Man needs a model. Man needs conversion.

Paul is an embodiment of great men. We find in him the influence of Aristotle, the naturalist-philosopher-teacher, one of the greatest teachers of the world – the teacher of Alexander the Great; Plato of his concept of a Utopian Republic, the asceticism of Stephen the first Christian saint he witnessed while being stoned to death.

A touch of Paul is in Gandhi philosophy of attaining peace through non-violence, in Mother Teresa’s passion to help the poorest among the poor, in Lincoln’s heroic struggle in abolishing slavery, in Maximillan Kolby’s sacrifice by exchanging place with a doomed fellow prisoner, a father of young children, in a Nazi concentration camp.

Paul must have inspired Kenya’s Wangari in planting 40 million trees to reforest denuded and eroded watershed, and the advocacy of Fr Nery Satur who was killed while protecting the forests of Bukidnon.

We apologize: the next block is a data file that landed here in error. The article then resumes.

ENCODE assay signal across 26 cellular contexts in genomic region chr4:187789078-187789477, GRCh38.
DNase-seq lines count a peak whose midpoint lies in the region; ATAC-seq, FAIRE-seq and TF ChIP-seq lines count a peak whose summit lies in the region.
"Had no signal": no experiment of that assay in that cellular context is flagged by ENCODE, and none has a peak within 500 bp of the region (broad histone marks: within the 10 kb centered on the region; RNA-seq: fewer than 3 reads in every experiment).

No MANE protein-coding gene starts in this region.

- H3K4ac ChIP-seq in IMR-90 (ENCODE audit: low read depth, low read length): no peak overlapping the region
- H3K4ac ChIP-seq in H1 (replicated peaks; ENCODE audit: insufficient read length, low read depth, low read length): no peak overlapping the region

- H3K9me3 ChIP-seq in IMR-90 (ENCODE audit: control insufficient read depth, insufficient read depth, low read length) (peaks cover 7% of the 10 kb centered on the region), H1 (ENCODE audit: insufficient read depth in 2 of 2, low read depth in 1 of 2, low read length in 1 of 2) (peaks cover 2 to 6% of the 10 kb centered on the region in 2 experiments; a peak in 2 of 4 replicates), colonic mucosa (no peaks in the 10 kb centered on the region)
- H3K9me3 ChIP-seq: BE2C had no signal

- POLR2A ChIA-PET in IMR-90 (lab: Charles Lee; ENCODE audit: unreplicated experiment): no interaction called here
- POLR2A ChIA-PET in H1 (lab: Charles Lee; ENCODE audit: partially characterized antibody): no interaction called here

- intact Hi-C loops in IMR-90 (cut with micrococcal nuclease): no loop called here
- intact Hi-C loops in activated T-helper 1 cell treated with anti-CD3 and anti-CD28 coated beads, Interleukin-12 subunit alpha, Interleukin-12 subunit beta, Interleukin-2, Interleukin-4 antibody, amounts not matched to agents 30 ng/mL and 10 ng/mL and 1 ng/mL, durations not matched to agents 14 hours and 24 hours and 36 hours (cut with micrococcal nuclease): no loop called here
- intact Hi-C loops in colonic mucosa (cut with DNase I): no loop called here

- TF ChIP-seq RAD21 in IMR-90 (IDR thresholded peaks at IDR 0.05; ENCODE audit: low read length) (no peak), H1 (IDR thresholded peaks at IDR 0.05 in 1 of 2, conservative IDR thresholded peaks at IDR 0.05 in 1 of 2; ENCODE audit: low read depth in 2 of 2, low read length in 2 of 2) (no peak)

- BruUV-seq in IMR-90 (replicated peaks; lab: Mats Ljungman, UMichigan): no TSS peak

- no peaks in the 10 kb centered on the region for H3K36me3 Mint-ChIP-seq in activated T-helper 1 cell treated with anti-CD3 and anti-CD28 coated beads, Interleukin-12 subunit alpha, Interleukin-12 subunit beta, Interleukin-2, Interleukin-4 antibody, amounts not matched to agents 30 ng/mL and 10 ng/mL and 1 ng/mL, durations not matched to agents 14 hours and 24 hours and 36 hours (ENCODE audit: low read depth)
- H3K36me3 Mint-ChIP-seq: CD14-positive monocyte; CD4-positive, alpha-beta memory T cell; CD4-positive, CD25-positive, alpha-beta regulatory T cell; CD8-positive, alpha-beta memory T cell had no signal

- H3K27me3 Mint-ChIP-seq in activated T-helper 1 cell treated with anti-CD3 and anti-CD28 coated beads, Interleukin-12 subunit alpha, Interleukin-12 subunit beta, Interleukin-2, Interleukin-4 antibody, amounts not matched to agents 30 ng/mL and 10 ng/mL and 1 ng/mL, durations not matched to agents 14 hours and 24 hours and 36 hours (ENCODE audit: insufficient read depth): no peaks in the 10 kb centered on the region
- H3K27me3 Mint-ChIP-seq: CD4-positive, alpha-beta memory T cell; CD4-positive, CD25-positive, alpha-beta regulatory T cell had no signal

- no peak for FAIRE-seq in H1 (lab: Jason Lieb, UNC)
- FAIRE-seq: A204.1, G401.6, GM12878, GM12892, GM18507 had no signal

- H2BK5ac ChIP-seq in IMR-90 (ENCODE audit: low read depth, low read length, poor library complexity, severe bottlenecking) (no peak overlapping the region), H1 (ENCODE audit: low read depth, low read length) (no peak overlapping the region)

There is Paul in the online lessons in ecology, Paul in the syllabus in Philosophy of Man, in the books and manuals about caring for the sick. Other than the pages of bible, more than a half of which he wrote or caused to be written, Paul is among the most read saints of the church of all times, indeed truly a doctor and a general of the faith. Paul is in the temple of worship, Christian or non-Christian. Paul is in every Paulinian sister or teacher and student.

Paul set a new horizon of sainthood, he an apostle – in fact, the greatest of them all, yet he was not one of the original apostles – because he never saw Christ, never walked with Him, never talked to Him. Yet Christ was his way, his constant companion. Christ was always in his heart and mind and spirit – and in fact, he gave himself and his life to Him.